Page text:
Based on the results of the most recent studies, NDSU provides the following recommendations to reduce application cost, improve efficiency because less water is needed in the field and reduce damage to nozzles (nozzle angle extensions are smaller in size). Flat-fan nozzles can be damaged by dragging in the crop and breaking, compared with the back and forward nozzle design.

Adapting Spray Applicators to Recommendations

Some spray booms are not modified easily to direct the spray pattern forward at the recommended 30 degrees down from the horizontal. But most spray equipment suppliers will be able to supply a nozzle body adapter, 45-degree nozzle cap or single-swivel nozzle adapter (Figures 1, 2 and 3) that can produce the recommended forward angle for the spray pattern. They are available with quick-disconnect nozzle caps so nozzles can be changed or cleaned easily and are reasonable in cost.

45-degree nozzle cap

Figure 1. A 45-degree nozzle cap

45-degree adapter

Figure 2. A 45-degree nozzle adapter

Single swivel adapter

Figure 3. Single-swivel nozzle adapter

The American Society of Agricultural and Biological Engineers (ASABE) developed a spray drop size classification system. The classification system places spray drops into one of six drop size classifications. They range from very fine (less than 180 microns) to extremely coarse (greater than 655 microns).

Spray drop size is determined by nozzle type, orifice size and operating pressure. The information for a fine to medium drop size is available from most nozzle manufacturers. The manufacturers have charts that indicate the drop size each of their nozzles produces at a particular pressure. Applicators need to select a nozzle to give the desired drop size at the desired application rate, travel speed and operating pressure.

For example, if an application of 10 gpa is desired at 10 mph, a flat-fan nozzle with an 80-degree spray angle discharging 0.3 gallon per minute would need to operate at nearly 50 pounds per square inch (psi). This combination produces a small medium-sized drop. A nozzle with a 110-degree discharge angle would need to discharge 0.4 gallon per minute and would need to operate at only 30 psi. A 110-degree FF nozzle produces a smaller droplet than an 80-degree nozzle when operated at the same pressure. The previous two examples are for sprayers with a 20-inch nozzle spacing.

Different nozzle manufacturers may have slightly different drop size classifications for their nozzles. Follow their recommendations to produce a fine- to medium-sized (300 to 350 microns) drop.

Test results

Test results indicate air assist sprayers provide good head coverage.

Collecting wheat heads

Collecting wheat heads for spray coverage analysis.

References

Halley, S., G. Van Ee, V. Hofman, S. Panigrahi, H. Gu. 2008. “Fungicide Deposition Measurement by Spray Volume, Drop Size, and Sprayer System in Cereal Grains.” Applied Engineering in Agriculture Vol. 24(1): 15-21. American Society of Agricultural and Biological Engineers, St. Joseph, Mich.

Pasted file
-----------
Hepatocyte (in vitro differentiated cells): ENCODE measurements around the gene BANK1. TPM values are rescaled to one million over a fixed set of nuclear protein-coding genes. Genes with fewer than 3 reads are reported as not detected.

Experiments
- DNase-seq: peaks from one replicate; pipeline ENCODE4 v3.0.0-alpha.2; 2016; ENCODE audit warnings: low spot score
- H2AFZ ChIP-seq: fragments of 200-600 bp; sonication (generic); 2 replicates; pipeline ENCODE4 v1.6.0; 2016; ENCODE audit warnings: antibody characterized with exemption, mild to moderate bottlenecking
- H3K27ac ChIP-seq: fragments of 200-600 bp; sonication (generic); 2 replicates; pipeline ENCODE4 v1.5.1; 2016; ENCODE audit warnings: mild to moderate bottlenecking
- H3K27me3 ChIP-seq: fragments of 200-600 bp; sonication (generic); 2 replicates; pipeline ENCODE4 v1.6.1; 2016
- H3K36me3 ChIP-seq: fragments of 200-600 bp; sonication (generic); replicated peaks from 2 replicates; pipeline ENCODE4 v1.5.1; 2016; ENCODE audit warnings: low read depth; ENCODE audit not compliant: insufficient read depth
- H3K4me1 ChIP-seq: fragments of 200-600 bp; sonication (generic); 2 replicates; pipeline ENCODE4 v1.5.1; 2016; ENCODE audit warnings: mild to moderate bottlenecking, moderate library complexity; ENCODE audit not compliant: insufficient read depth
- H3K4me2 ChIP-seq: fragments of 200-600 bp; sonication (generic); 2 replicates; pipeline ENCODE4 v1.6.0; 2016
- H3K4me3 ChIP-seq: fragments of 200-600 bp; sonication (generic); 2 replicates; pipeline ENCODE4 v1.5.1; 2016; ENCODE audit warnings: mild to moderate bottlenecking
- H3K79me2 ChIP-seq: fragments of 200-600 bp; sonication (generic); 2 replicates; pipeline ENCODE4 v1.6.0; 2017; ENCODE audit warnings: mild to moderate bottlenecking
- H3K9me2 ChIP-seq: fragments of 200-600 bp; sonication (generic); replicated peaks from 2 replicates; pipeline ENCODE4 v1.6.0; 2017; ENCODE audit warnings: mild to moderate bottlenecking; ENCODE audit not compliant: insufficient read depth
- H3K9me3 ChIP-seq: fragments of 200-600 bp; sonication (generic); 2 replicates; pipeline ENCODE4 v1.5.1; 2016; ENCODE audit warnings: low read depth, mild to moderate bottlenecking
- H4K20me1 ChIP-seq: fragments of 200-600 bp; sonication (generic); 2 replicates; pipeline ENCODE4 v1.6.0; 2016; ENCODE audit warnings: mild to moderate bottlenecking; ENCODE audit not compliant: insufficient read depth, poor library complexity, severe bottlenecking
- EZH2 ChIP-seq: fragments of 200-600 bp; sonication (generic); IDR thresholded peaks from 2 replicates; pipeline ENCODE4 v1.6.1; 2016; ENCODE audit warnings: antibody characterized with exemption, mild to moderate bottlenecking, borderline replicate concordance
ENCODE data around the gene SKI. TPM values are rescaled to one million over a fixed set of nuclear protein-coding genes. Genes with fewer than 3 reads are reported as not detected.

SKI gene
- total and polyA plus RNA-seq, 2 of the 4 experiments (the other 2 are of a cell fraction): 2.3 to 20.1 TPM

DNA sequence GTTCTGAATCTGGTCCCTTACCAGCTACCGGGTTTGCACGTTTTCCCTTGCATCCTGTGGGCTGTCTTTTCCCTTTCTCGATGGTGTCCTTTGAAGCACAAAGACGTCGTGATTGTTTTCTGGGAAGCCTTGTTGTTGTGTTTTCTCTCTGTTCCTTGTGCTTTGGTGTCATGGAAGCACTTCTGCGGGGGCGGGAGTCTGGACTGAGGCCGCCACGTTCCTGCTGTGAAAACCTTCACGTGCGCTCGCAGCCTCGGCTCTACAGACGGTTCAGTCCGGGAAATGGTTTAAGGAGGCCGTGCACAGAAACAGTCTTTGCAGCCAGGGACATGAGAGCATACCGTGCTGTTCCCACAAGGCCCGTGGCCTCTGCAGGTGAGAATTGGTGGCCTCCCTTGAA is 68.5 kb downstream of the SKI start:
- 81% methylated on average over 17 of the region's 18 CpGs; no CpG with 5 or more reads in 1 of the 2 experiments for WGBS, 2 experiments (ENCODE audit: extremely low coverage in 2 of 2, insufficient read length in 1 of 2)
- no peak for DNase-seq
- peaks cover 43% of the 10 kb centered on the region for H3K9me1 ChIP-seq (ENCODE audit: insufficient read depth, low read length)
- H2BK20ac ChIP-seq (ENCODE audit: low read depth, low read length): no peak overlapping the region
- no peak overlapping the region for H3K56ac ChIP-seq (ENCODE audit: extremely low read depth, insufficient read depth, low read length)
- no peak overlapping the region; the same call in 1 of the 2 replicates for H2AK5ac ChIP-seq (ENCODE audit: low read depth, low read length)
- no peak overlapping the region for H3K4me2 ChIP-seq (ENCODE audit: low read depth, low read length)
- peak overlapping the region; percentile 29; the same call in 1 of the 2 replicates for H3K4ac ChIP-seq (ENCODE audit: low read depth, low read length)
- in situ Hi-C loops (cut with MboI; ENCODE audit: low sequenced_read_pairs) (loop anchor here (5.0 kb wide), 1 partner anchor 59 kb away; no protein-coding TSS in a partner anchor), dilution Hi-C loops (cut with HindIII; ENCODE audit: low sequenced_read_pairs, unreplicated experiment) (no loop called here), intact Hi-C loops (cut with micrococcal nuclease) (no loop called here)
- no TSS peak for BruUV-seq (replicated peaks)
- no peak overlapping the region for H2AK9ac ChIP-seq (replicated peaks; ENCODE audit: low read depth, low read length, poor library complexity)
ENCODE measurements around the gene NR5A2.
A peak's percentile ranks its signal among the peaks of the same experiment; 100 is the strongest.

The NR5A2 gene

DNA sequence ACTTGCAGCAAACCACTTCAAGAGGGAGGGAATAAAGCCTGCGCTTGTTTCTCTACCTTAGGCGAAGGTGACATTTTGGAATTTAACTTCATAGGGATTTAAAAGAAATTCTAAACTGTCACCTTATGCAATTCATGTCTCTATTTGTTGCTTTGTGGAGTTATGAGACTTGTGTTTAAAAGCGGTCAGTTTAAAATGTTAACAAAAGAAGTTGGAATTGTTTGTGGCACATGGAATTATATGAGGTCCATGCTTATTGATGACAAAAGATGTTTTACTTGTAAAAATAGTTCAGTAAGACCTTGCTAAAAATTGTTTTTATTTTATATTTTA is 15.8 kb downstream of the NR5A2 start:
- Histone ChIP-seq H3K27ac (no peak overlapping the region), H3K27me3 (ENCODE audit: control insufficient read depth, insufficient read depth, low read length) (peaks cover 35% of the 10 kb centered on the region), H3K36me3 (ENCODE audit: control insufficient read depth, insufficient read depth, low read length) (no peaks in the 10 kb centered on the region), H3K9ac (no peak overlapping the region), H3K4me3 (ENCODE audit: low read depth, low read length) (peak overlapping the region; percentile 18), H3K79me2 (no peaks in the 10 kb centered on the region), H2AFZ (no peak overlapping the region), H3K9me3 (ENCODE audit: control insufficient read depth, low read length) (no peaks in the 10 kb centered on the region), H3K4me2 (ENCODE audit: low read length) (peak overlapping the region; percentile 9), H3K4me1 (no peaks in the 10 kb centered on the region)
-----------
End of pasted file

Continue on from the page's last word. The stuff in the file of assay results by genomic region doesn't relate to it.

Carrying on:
Wilson, J., J. Nowatzki, V. Hofman. 2008. “Selecting Drift Reducing Nozzles.” FS-919 Revised, South Dakota Cooperative Extension Service and NDSU Extension Service. Brookings, S.D., and Fargo, N.D.

Fritz, B.K., I.W. Kirk, W.C. Hoffmann, D.E Martin, V.L. Hofman, C. Hollingsworth, M. McMullen, S. Halley. 2006. “Aerial Application Methods for Increasing Spray Deposition on Wheat Heads.” Applied Engineering in Agriculture Vol. 22(3): 357-364. American Society of Agricultural and Biological Engineers, St. Joseph, Mich.

Halley, S., G. Van Ee, V. Hofman. 2005. “Effect of Nozzles on Fungicide Efficacy for Control of Fusarium Head Blight.” Pages 194 to 197. U.S. Wheat and Barley Scab Initiative, Michigan State Univ., East Lansing, Mich.

Van Ee, G., S. Halley and V. Hofman. 2004. “Significant Accomplishments and Future Endeavors in Chemical Application.” Page 378. U.S. Wheat and Barley Scab Initiative, Michigan State Univ., East Lansing, Mich.

Hooker, D.C., H. Spieser and A.W. Schaafsma. 2004. “Effective Application of Fungicides on Wheat Heads: What’s the Best?” Page 330. U.S. Wheat and Barley Scab Initiative, Michigan State Univ., East Lansing, Mich.

Halley, S., G. Van Ee, V. Hofman, S. Panigrahi and D. Gu. 2004. “Effect of Application Technology Parameters on Spray Volume and Drop Size on Fungicide Efficacy for Control of Fusarium Head Blight.” Pages 306 to 310. U.S. Wheat and Barley Scab Initiative, Michigan State Univ., East Lansing, Mich.

This publication was authored by Scott Halley, Crop Protection Scientist, North Dakota State University, Langdon Research Extension Center, Langdon, N.D.; Gary Van Ee, Retired Agricultural Engineer, Biosystems and Agricultural Engineering, Michigan State University, East Lansing, Mich.; Vern Hofman, Professor Emeritus, North Dakota State University, Fargo, N.D.; Marcia McMullen, Extension Plant Pathologist, North Dakota State University, Fargo, N.D.; Charla Hollingsworth, Extension Plant Pathologist, University of Minnesota, Crookston, Minn.; Brad Ruden, Interim Manager, South Dakota State University Plant Diagnostic Clinic, Brookings, S.D. 2006.

The NDSU Extension Service does not endorse commercial products or companies even though reference may be made to tradenames, trademarks or service names.

 Reviewed August 2013